Bubba Watson goes on a birdie binge

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AUGUSTA, Ga. -- "Betcha it's a Swatch," said the Masters patron, who had a pair of plastic Masters beer cups stuffed into his back pocket, and a pair of binoculars hanging from his neck.

He was gesturing toward Bubba Watson, who stood about 25 yards away in the middle of Augusta National's 17th fairway Friday afternoon. By then, you could hear the murmuring through the crowds as Watson took the HOV lane to the top of the Masters leaderboard.

He had birdied five holes in a row and led the tournament by 4 shots. Patrons surged toward the 17th green and the 18th tee box as he approached. Tiger Woods who?

And no, Bubba wasn't wearing a Swatch, but an RM 38-01, G-sensor Bubba Watson model made by Swiss luxury watchmaker Richard Mille that goes for $500,000-plus. It's what all the lefties named Bubba are wearing.

Gerry Lester Watson has come a long way from Bagdad, Fla., where his mom worked two jobs and his dad worked construction to make ends meet. He's also come a long way from 2012, which is the year he won a green jacket and then disappeared into golf's black hole.

Friday's version of Bubba was part April 2012 -- the month and year he beat Louis Oosthuizen in a Masters playoff, thanks to a wedge shot from the gods -- and part April 2014, the month and year Watson is growing up as a golfer.

He shot a 4-under-par 68 Friday, which goes nicely with the 69 he shot on Thursday. That gives him the 36-hole lead, a 3-shot edge over John Senden, and affirmation that "The Secret" (which really isn't a secret anymore) is working.

"Just got to keep my head down -- same thing I've been doing the last two days, same thing I did earlier this year," said Watson. "Just keep my head down and not try to focus on the crowds cheering for me and stuff. Trying to stay level; not too energized, not too excited."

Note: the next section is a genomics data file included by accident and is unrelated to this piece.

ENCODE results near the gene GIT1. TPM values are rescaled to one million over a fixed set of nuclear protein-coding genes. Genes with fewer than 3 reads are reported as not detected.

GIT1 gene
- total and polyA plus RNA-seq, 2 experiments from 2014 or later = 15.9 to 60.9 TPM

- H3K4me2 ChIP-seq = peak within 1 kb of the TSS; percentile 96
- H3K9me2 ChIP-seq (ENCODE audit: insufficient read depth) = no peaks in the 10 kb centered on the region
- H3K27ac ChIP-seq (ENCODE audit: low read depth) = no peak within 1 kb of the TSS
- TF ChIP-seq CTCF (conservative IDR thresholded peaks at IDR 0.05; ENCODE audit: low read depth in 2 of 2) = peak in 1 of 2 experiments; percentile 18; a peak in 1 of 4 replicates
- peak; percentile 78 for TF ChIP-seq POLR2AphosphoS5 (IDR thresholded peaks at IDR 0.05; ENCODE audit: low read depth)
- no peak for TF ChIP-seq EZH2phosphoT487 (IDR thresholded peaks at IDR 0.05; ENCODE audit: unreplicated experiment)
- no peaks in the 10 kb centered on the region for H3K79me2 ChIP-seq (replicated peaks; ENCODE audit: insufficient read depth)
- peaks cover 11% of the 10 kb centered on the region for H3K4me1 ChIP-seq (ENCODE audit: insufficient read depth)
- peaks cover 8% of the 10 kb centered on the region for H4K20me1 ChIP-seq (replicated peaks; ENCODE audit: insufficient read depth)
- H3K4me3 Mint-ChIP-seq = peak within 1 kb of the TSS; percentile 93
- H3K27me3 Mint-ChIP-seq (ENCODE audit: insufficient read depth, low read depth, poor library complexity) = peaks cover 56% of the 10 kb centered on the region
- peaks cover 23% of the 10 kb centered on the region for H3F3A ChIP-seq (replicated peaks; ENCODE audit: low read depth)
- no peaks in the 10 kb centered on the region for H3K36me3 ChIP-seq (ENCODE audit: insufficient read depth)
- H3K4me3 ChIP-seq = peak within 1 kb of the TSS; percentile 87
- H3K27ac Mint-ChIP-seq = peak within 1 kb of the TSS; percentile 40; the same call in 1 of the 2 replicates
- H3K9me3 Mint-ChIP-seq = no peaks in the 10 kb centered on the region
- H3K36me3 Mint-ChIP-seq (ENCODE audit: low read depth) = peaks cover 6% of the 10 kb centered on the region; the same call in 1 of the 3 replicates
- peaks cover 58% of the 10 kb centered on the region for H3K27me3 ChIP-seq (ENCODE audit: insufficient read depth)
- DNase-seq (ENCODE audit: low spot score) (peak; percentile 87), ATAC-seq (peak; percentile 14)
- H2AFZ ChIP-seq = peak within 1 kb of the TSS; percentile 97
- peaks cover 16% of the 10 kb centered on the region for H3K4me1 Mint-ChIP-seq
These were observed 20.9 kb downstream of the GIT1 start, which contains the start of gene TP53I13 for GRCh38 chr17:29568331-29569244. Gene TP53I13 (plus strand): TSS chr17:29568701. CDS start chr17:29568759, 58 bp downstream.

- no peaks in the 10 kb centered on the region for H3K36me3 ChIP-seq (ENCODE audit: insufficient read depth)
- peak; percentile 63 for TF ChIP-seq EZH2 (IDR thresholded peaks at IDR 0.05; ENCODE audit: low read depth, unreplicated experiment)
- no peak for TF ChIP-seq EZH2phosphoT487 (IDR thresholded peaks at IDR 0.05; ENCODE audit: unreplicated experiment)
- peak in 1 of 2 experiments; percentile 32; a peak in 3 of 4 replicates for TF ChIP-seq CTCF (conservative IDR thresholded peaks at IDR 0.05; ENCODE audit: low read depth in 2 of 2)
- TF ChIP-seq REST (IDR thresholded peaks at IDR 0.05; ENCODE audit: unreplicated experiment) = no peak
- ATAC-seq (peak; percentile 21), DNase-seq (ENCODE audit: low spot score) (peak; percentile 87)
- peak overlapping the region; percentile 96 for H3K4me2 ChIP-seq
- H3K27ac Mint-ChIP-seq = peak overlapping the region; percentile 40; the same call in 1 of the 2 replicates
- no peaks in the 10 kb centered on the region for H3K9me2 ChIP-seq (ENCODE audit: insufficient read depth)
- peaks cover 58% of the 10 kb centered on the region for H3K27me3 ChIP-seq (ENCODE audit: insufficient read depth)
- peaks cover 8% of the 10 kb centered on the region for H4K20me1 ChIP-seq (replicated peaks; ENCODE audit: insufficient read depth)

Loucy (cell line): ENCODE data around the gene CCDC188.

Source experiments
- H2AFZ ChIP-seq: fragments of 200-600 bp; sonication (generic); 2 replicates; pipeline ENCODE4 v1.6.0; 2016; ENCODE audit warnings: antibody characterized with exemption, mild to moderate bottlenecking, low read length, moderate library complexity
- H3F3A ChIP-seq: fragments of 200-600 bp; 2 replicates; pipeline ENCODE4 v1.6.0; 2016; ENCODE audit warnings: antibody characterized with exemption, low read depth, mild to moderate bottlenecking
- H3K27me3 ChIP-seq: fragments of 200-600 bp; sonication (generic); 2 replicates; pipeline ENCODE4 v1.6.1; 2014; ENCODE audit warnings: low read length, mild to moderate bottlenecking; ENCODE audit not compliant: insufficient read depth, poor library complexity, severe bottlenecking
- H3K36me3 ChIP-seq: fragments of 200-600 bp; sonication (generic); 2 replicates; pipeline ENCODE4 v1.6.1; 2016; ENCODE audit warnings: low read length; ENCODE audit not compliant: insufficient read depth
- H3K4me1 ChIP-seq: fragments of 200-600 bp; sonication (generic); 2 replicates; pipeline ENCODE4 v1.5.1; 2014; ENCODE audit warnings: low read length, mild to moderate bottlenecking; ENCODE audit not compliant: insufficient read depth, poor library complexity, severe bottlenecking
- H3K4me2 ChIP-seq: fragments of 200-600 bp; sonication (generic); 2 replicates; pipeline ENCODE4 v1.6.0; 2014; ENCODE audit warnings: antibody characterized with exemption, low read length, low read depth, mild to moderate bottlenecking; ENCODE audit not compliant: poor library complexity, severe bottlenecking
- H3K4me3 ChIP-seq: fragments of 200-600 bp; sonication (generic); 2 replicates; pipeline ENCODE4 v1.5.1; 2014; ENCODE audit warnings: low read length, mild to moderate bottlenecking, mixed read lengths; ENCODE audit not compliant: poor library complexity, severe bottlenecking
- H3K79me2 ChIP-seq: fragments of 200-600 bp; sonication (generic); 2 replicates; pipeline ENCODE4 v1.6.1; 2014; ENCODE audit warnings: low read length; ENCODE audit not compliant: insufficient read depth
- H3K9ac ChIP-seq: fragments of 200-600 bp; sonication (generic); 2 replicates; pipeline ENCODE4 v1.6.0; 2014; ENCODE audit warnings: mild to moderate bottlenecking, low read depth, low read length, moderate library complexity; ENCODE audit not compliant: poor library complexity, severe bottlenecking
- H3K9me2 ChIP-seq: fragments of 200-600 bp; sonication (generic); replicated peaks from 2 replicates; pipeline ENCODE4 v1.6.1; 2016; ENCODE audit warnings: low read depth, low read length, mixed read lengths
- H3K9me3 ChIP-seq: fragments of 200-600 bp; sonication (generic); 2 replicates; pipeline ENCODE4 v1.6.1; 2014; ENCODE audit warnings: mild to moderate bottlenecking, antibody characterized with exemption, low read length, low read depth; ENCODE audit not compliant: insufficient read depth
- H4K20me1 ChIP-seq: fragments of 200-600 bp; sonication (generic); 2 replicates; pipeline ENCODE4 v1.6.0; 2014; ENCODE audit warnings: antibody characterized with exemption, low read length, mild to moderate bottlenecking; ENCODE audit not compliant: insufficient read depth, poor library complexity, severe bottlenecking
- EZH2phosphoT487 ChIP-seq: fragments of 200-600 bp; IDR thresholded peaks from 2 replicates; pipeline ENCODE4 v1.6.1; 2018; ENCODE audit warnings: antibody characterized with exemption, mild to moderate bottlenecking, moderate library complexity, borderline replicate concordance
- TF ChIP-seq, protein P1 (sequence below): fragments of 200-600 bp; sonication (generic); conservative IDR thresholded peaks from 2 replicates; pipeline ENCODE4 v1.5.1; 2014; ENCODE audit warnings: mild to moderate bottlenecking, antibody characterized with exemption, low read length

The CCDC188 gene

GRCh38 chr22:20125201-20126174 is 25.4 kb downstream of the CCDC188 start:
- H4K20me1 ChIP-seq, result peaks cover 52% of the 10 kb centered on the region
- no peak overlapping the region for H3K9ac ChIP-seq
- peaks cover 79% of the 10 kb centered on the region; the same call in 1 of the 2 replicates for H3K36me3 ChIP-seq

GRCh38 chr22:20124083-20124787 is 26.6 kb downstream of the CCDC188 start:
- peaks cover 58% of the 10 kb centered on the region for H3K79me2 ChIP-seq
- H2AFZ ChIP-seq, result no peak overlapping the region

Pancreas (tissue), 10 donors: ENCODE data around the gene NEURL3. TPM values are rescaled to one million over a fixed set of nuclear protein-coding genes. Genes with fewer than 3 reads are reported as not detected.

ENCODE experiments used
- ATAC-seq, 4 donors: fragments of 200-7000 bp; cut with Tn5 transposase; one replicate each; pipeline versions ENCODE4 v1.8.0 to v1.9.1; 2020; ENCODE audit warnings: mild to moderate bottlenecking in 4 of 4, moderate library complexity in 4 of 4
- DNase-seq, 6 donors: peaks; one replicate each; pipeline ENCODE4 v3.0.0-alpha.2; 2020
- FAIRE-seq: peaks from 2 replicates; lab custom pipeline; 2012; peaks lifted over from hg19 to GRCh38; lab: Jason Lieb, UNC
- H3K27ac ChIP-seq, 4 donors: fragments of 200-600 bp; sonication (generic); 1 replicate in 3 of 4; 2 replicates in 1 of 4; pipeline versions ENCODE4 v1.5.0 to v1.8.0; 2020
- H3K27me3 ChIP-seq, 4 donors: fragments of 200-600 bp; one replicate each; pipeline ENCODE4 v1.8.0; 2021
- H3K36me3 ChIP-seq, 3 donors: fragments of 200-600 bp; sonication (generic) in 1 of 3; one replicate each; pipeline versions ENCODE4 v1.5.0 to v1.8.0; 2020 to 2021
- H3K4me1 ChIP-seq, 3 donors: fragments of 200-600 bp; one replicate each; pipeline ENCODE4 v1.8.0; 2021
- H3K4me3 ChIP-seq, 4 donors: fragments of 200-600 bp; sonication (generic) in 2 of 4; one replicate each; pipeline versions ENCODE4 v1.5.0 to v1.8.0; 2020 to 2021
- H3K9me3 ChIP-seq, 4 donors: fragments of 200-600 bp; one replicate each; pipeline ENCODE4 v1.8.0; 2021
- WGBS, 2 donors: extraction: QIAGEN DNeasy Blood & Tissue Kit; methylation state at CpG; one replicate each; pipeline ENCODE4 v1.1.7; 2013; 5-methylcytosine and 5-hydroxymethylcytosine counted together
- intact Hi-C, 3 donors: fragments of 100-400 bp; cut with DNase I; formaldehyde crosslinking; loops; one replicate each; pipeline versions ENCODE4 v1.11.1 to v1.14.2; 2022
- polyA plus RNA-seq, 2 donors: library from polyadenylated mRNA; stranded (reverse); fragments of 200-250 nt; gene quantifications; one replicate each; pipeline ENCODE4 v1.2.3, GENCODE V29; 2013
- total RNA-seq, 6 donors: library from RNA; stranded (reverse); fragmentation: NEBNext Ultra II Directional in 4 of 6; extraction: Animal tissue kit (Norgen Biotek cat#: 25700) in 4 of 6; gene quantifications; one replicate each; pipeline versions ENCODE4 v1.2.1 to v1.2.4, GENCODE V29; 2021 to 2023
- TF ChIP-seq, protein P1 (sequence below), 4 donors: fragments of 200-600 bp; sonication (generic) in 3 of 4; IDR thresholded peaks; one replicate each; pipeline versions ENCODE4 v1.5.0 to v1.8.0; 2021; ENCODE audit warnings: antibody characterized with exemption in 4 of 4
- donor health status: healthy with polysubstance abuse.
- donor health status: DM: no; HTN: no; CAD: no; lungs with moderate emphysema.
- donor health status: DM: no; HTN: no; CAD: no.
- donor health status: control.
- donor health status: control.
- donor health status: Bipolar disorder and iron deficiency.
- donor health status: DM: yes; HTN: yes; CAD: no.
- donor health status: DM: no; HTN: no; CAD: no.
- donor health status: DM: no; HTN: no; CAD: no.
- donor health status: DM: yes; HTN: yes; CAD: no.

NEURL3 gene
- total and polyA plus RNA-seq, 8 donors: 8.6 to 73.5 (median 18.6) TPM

Watson doesn't do level very well. He's so up and down that EKGs don't even bother with him. Maybe that's why he didn't do so well after he won the Masters two years ago -- and then fell off a golf cliff.

Question at Friday's news conference: "Was there a lingering hangover after 2012 that carried over into last year?"

Bubba: "Well, no, I was still celebrating my green jacket. How many green jackets you got? If you had one, you would celebrate it for a year or two ... My year, my career was complete after that win."

Watson celebrated. Fretted. Was overwhelmed by the attention, the demands, the media requests and the pressures. His game didn't collapse, but it had some puncture marks.

"For me, I didn't know how to handle it the best way, and so I didn't play my best golf last year," said Watson. "This year I come in here with no media attention, just out there practicing ... So yeah, it was very different from last year to this year."

Watson won nearly $5 million on the PGA Tour in 2012, but less than half that in 2013. He wasn't clipping Sunday coupons, but he wasn't the same player.

Watson didn't make it to the Tour Championship and he wasn't named to the Presidents Cup team. The somebody was sort of a 2013 late-season nobody.

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